LM is one of the accepted and preferred methods for the treatment of intramural myoma, especially in patients who desire to continue their fertility or intend to preserve their uterus . LM is a controversial procedure, although it is now considered feasible . The technique is reported to be difficult, time consuming, and has a high risk when large fibroids are involved due to increased intraoperative blood loss during dissection. Over the past few years, several new methods have been introduced to minimize bleeding during myomectomy [9,10,11]. Skillful as well as fast laparoscopic suturing is also a significant factor that influences intraoperative uterine bleeding [17, 18].
In recent years, a self-anchoring, bidirectional barbed suture that does not require knot-tying was developed for laparoscopic surgery. The Stratafix® barbed suture without knot-tying has changed the laparoscopic suturing procedure and reduced operation time. Our study showed that a significantly lower operation time as well as blood loss was observed with the bidirectional Stratafix barbed suture during LM than with conventional suture. The suturing technique utilizing Stratafix® sutures was found to reduce operation time by approximately 39% and blood loss by 63.6% when compared to conventional suturing. Pierluigi et al.  found that operation time decreased by 9.5% and blood loss by 10.7% with Stratafix® barbed suture compared to Vicryl® suture. Aoki et al.  observed that a suturing technique applying V-Loc® barbed suture (Covidien, Mansfield, MA) materials reduced the operation time of LM by approximately 25% when compared to conventional suture. Several studies, including a randomized trial using unidirectional barbed suture versus continuous suture on the effectiveness of barbed suture have concluded that barbed sutures decrease operation time and intraoperative bleeding [12, 20,21,22]. A possible reason for the reduced operation time using a barbed suture is that because of the barbs, once the suture has been pulled taut, the points of commissure will not loosen even if the assistant does not maintain tension on the suture thread.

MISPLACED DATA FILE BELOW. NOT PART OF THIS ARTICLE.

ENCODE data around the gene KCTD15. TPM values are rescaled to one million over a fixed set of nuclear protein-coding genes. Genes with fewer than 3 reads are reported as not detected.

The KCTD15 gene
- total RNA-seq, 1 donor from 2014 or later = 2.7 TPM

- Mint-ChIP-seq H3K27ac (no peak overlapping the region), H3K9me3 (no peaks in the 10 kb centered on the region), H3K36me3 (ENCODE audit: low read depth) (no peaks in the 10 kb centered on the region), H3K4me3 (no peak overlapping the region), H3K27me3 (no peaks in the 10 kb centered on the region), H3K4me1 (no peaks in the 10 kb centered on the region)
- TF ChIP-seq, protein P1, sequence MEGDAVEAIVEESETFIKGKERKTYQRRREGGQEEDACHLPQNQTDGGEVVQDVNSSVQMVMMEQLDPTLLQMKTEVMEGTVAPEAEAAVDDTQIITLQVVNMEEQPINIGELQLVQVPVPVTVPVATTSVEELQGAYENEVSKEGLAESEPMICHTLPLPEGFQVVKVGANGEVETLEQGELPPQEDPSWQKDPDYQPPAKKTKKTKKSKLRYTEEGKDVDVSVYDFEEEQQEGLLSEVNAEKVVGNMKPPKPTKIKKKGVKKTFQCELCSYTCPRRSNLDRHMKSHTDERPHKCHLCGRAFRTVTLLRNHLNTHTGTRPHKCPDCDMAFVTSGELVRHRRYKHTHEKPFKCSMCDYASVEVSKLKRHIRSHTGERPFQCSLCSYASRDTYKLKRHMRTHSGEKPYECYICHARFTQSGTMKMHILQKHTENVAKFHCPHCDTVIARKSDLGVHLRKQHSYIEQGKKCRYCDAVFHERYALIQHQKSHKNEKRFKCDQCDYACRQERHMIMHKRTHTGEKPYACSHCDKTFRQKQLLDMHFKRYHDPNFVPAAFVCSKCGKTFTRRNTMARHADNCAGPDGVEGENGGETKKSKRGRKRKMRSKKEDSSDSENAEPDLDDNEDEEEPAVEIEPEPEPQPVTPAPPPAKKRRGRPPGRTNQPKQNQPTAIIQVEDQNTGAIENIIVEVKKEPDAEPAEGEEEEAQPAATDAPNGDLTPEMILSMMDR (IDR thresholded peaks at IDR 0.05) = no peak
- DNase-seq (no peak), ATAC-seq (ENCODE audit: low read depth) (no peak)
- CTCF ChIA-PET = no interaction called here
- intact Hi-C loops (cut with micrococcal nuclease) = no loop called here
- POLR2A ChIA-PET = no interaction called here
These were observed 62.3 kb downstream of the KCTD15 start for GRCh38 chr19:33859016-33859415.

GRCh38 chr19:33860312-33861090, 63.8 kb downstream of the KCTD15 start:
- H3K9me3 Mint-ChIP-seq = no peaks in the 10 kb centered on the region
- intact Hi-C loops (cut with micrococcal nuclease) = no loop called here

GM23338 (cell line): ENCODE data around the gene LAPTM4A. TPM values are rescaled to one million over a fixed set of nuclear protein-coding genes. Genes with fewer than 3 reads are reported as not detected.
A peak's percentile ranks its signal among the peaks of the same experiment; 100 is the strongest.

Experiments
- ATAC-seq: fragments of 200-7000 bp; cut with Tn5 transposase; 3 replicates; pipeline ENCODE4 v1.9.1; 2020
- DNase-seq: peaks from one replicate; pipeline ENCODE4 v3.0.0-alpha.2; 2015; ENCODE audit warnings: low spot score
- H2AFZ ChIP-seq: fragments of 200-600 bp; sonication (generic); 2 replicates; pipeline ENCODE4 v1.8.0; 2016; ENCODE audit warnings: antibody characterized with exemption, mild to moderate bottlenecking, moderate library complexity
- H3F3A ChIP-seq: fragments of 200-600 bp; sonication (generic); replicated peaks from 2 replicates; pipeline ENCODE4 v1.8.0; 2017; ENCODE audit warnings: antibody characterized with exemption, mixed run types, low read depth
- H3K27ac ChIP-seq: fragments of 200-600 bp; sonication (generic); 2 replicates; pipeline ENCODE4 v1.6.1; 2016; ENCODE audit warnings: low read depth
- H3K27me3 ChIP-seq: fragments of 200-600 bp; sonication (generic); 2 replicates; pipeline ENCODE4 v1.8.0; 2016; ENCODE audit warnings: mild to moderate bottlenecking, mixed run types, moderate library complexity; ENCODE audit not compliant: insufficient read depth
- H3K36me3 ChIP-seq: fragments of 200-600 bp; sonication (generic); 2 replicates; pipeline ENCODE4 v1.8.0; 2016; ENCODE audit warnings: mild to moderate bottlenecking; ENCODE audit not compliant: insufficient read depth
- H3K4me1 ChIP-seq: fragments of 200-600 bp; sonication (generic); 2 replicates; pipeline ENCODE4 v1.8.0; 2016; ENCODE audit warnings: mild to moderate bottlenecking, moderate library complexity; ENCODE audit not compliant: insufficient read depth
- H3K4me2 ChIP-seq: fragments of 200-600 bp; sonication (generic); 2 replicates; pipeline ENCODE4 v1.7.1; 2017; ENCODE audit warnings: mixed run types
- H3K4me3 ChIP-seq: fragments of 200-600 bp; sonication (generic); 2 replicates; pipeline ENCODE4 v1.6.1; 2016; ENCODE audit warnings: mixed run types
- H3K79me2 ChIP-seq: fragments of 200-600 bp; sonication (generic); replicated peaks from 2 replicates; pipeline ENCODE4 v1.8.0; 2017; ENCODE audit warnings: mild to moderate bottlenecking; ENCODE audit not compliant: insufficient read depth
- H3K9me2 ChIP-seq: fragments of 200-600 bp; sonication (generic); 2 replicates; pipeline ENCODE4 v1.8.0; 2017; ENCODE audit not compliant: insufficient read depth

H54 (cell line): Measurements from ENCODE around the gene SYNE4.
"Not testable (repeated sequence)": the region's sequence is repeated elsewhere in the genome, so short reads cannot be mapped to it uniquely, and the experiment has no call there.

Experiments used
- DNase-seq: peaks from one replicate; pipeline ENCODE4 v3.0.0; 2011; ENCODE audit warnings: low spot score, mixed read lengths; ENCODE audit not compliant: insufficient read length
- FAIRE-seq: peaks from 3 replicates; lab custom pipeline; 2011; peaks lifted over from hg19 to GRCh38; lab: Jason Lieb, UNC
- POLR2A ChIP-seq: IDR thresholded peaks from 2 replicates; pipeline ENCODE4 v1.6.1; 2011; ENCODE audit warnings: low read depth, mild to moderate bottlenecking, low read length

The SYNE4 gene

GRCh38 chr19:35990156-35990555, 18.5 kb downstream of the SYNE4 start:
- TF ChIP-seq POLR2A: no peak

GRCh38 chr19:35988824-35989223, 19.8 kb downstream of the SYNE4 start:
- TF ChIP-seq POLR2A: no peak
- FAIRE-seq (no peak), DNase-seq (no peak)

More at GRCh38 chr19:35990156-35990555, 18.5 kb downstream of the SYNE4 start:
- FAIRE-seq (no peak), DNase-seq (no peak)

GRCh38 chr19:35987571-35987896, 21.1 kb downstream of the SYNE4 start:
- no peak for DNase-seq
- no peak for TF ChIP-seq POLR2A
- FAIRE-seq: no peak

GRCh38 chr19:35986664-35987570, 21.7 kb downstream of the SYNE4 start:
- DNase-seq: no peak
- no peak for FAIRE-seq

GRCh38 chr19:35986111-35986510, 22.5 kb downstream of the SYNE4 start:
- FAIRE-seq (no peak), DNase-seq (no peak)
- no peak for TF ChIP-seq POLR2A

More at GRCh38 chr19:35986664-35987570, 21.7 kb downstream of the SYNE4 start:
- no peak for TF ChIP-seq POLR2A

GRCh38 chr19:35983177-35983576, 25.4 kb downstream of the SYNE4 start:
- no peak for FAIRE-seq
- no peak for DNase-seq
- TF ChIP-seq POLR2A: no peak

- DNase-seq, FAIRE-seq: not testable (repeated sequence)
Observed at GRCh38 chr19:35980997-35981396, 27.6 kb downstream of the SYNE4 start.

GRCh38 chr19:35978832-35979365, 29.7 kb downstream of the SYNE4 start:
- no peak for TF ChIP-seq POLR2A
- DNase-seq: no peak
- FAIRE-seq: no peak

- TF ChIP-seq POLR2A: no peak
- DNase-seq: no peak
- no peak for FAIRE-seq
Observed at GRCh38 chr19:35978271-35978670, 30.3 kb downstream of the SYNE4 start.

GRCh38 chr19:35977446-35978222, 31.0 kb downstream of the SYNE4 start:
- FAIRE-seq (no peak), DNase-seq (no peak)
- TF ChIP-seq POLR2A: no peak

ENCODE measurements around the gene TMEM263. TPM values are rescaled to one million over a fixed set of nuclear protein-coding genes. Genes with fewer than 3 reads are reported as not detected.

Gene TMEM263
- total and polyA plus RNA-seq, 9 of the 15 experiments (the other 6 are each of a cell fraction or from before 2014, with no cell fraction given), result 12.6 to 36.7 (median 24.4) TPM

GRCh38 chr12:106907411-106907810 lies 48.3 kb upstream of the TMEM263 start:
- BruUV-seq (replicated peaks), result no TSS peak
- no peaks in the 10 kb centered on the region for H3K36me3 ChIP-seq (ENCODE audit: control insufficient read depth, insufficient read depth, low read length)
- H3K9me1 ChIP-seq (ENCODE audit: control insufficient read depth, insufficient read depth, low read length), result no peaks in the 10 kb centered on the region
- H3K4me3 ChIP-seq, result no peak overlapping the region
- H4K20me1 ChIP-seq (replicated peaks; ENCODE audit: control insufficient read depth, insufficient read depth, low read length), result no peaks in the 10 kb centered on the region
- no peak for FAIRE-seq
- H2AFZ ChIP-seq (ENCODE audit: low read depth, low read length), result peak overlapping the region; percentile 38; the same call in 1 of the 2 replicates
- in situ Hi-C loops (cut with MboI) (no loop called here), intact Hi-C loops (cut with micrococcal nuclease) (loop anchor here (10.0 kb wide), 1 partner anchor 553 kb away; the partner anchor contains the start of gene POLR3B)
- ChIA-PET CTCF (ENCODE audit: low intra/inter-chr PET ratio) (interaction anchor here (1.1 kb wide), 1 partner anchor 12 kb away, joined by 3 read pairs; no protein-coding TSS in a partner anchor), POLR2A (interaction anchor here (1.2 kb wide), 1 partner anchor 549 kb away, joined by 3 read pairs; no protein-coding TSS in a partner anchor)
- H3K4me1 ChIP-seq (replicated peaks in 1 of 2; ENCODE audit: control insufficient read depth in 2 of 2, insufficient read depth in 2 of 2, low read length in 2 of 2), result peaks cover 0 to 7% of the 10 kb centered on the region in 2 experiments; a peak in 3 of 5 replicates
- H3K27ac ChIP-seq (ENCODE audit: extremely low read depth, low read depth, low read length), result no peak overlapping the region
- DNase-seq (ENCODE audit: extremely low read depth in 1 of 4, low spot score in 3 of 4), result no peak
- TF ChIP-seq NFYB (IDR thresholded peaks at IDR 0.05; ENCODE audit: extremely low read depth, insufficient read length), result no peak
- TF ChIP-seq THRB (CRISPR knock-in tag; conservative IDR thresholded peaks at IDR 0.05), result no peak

Our study included a small number of patients in each group, thereby making it difficult to draw a clear-cut conclusion about the findings. Therefore, further investigation with a larger study population is required. Moreover, our study is retrospective in nature and the technique was evaluated in one medical hospital by only one surgeon; therefore, it may be difficult to extrapolate our findings. Consequently, further randomized control trials are necessary.